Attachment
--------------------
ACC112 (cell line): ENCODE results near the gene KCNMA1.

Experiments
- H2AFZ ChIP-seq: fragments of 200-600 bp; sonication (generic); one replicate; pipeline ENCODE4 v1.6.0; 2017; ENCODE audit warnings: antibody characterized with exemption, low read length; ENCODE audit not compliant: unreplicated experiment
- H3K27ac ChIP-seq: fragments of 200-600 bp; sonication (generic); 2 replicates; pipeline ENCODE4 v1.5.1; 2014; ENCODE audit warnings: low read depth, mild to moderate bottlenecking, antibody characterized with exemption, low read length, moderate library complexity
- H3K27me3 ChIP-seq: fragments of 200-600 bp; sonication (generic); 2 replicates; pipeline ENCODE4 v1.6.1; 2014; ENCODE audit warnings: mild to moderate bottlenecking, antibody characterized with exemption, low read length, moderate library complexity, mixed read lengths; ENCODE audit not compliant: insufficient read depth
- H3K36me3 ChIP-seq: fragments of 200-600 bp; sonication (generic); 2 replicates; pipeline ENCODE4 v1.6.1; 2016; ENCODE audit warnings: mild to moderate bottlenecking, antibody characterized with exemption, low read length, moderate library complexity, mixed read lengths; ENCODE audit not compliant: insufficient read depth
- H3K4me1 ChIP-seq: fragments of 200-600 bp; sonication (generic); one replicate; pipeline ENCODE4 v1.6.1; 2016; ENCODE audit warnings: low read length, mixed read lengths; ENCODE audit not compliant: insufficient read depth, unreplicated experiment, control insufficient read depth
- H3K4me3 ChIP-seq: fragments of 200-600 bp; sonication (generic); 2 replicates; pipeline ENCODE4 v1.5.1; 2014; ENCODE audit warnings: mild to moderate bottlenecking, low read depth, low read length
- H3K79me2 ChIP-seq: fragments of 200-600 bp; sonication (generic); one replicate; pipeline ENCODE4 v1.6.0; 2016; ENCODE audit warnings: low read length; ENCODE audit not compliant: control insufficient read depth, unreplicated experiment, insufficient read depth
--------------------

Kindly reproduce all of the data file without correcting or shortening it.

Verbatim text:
ACC112 (cell line): ENCODE results near the gene KCNMA1.

Experiments
- H2AFZ ChIP-seq: fragments of 200-600 bp; sonication (generic); one replicate; pipeline ENCODE4 v1.6.0; 2017; ENCODE audit warnings: antibody characterized with exemption, low read length; ENCODE audit not compliant: unreplicated experiment
- H3K27ac ChIP-seq: fragments of 200-600 bp; sonication (generic); 2 replicates; pipeline ENCODE4 v1.5.1; 2014; ENCODE audit warnings: low read depth, mild to moderate bottlenecking, antibody characterized with exemption, low read length, moderate library complexity
- H3K27me3 ChIP-seq: fragments of 200-600 bp; sonication (generic); 2 replicates; pipeline ENCODE4 v1.6.1; 2014; ENCODE audit warnings: mild to moderate bottlenecking, antibody characterized with exemption, low read length, moderate library complexity, mixed read lengths; ENCODE audit not compliant: insufficient read depth
- H3K36me3 ChIP-seq: fragments of 200-600 bp; sonication (generic); 2 replicates; pipeline ENCODE4 v1.6.1; 2016; ENCODE audit warnings: mild to moderate bottlenecking, antibody characterized with exemption, low read length, moderate library complexity, mixed read lengths; ENCODE audit not compliant: insufficient read depth
- H3K4me1 ChIP-seq: fragments of 200-600 bp; sonication (generic); one replicate; pipeline ENCODE4 v1.6.1; 2016; ENCODE audit warnings: low read length, mixed read lengths; ENCODE audit not compliant: insufficient read depth, unreplicated experiment, control insufficient read depth
- H3K4me3 ChIP-seq: fragments of 200-600 bp; sonication (generic); 2 replicates; pipeline ENCODE4 v1.5.1; 2014; ENCODE audit warnings: mild to moderate bottlenecking, low read depth, low read length
- H3K79me2 ChIP-seq: fragments of 200-600 bp; sonication (generic); one replicate; pipeline ENCODE4 v1.6.0; 2016; ENCODE audit warnings: low read length; ENCODE audit not compliant: control insufficient read depth, unreplicated experiment, insufficient read depth